Ok saw your link and thanks for the clarification btw, but I do think you and others roll everything into one cotton ball, while the Assyrians did took Kemet or Egypt in 650 B.C the Akkadians never did centuries earlier, the only connection is they were both Semitic speakers, and ships of that type were widespread in the Med and although of Phoenician origins the design spread among non Semitic peoples like the Greek, Etruscans etc, the coinage may well represent Phoenicians, however the date of 1200 B.C may well be the sea people fleeing the destruction of Troy , matter of fact this unstable era and migration began in 1600 B.C thereabouts with the Thera volcanic eruption, resulting in mass migrations and conflicts.



posted on Sep, 25 2015 @ 03:41 AM
link   
a reply to: nOraKat
I think I understood your post but I don't agree with your reference.
There seems to have been a Jewish presence in Great Britain but I don't
believe the Angles and Saxons were Hebrews or Israelites. There has
been a large, popular body of writings over the past couple of centuries
about how the people and culture of Great Britain are descended from
Israel. Certainly, there is cultural influence but there were many
genetic influences. I think England is largely Germanic.

I have read studies about a small percentage of Britains even having
black genes due to some invasion from remote forgotten history.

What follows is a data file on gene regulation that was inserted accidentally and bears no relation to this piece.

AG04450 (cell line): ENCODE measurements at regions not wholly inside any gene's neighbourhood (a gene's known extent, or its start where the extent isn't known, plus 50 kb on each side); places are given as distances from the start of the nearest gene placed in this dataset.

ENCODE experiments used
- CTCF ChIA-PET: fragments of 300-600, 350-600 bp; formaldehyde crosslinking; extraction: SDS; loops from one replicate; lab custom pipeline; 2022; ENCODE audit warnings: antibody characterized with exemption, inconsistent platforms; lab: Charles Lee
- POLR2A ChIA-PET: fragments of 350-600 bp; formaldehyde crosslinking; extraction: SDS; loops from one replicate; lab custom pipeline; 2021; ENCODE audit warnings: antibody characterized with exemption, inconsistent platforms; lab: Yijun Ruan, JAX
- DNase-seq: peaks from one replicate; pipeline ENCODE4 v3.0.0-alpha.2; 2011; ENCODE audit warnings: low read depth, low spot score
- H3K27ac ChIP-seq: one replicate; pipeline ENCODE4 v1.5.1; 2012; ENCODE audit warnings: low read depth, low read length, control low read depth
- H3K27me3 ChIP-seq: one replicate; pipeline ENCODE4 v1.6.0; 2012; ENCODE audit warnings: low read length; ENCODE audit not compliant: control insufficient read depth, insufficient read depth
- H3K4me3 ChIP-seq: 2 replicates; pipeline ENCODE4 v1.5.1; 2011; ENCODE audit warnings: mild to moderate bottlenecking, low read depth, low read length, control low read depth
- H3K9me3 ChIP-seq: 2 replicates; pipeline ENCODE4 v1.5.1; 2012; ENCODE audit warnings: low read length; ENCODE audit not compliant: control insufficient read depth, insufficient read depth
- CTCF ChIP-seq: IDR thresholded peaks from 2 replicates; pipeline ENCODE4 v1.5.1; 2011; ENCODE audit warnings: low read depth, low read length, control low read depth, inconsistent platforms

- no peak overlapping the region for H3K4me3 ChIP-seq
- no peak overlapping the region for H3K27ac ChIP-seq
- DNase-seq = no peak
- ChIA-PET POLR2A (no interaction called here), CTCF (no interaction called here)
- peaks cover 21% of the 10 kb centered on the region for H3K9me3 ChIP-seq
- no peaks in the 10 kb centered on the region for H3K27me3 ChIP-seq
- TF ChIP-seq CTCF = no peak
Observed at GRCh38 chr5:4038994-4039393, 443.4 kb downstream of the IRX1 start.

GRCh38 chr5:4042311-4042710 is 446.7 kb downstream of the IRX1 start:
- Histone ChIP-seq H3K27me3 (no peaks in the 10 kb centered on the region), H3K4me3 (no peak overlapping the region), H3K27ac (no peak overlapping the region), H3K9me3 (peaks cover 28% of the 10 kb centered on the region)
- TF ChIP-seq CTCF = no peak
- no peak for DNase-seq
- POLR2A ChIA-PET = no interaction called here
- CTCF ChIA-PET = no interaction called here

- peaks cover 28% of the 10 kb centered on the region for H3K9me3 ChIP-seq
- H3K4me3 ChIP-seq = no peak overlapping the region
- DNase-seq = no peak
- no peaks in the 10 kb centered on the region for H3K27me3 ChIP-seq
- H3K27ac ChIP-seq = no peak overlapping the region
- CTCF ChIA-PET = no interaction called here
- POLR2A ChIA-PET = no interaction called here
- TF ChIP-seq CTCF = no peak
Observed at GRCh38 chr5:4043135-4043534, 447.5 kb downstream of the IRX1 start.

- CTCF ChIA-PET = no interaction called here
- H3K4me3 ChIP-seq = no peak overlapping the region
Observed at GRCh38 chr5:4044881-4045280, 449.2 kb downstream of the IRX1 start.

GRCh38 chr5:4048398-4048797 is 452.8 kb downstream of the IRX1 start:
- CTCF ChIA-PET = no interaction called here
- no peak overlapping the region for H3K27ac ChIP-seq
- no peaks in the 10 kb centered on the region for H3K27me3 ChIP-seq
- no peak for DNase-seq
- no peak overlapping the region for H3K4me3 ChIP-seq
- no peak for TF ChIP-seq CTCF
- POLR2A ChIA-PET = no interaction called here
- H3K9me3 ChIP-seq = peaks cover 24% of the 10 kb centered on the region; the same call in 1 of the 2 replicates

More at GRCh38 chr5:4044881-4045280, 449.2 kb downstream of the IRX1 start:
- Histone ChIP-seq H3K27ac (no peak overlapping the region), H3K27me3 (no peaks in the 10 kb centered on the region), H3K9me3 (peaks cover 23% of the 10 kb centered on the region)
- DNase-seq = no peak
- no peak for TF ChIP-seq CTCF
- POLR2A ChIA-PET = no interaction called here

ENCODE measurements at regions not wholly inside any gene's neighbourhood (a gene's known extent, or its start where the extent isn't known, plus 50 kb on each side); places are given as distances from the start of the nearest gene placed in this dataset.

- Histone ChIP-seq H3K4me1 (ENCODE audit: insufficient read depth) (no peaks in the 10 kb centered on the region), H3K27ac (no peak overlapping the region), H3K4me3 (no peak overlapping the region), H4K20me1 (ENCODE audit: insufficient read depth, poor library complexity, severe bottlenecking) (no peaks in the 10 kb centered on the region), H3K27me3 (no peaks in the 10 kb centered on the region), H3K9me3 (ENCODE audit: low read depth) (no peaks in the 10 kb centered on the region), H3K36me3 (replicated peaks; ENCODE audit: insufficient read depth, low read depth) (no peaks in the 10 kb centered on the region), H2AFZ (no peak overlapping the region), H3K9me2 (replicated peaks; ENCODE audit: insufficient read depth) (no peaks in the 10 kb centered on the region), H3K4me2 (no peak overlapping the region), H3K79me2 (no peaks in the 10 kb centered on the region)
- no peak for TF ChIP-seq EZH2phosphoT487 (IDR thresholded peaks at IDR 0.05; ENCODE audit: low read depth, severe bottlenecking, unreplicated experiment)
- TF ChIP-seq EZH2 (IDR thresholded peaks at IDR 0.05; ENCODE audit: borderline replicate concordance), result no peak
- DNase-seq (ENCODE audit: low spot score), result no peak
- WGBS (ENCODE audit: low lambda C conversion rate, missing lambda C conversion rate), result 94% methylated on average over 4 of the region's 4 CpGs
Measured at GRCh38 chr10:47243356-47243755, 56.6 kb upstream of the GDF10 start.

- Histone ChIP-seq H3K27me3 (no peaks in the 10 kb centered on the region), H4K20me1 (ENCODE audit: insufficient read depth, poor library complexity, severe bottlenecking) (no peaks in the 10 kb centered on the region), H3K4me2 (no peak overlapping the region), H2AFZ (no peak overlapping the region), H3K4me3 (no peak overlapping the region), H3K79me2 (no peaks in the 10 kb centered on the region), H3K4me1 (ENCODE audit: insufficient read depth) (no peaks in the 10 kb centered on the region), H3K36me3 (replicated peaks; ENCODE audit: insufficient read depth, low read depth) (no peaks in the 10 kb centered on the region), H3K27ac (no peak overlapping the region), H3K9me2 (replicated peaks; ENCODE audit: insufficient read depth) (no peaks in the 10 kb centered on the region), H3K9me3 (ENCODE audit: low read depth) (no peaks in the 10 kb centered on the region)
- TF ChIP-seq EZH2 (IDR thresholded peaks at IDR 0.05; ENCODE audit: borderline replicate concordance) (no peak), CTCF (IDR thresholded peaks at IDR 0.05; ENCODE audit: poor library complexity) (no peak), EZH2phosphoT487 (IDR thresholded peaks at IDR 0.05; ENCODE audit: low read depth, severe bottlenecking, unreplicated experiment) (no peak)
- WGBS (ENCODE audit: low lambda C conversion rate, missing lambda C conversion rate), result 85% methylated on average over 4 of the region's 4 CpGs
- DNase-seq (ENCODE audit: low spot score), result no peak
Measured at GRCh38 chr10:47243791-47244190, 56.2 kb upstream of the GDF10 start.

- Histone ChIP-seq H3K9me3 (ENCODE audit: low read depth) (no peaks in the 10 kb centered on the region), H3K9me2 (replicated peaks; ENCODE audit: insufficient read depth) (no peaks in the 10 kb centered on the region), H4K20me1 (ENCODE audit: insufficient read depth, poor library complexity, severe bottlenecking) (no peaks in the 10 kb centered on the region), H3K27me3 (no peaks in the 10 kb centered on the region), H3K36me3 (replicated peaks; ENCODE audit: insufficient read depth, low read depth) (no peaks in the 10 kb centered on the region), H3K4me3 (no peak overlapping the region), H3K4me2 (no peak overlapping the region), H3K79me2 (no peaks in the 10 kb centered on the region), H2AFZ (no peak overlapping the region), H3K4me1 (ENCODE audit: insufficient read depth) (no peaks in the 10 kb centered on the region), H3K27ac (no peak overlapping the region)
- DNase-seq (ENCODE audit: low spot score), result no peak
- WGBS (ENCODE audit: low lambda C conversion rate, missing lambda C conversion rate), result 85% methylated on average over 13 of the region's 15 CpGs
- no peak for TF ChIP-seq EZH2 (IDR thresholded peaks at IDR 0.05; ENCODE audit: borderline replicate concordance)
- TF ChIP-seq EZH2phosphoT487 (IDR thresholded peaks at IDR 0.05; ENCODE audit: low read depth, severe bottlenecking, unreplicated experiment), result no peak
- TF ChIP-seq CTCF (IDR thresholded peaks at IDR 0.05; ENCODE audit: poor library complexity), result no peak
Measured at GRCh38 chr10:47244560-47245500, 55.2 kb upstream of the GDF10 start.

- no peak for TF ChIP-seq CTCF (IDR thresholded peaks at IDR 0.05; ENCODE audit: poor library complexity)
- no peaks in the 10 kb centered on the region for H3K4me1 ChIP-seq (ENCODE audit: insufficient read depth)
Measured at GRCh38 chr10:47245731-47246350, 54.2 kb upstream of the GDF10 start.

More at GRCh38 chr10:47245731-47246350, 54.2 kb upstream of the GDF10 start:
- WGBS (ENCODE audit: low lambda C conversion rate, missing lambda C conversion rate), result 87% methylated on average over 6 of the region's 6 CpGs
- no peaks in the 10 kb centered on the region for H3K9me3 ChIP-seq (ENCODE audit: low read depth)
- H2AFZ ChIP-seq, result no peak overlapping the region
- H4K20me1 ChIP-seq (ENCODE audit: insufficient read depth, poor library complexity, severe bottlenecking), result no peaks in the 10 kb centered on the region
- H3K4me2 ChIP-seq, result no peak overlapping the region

My point is that northern Europe and Britain have been overrun for
thousands of years due to countless wars not to mention indigenous
people like the Picts and such.


edit on 25-9-2015 by toms54 because: formatted for readability



posted on Sep, 25 2015 @ 04:05 AM
link   
a reply to: toms54
I'd like to expand my reply to add that I don't believe
all the peoples of Mesopotamia were Semitic. I'm
not a white supremacist or even a believer in the
Aryan race but I do believe there were people in
Northern Europe before the Hebrews and that
Mesopotamia may have been peopled from there.
Especially the northern part.



posted on Sep, 25 2015 @ 04:48 AM
link   
a reply to: redhorse

Thanks for the reply.

Anatolian Farmer-- Me=14.31%, Sis=13.51%
Baltic Hunter Gatherer--Me=43.53%, Sis=57.22%
Mediterranean Farmer--Me-27.33%, Sis=28.77%

Looking at your most significant percentages - it is consistent with the trade routes and territory of the ancient Phoenicians (Anatolia, N. Europe, and Mediterranean).

I am just wondering, where do they get the samples for the ancient populations/civilizations ? and how ancient are they? Does it have anything to do with current populations?

edit on 25-9-2015 by nOraKat because: (no reason given)



posted on Sep, 25 2015 @ 05:45 AM
link   
a reply to: Mastronaut

My inspiration for this post and my original post is from the book Critical Path by Buckminster Fuller. Did you read the original post? - here

They are originally B. Fuller's ideas and my own personal investigation into these ideas gave support and eventually convinced me that they in fact are true.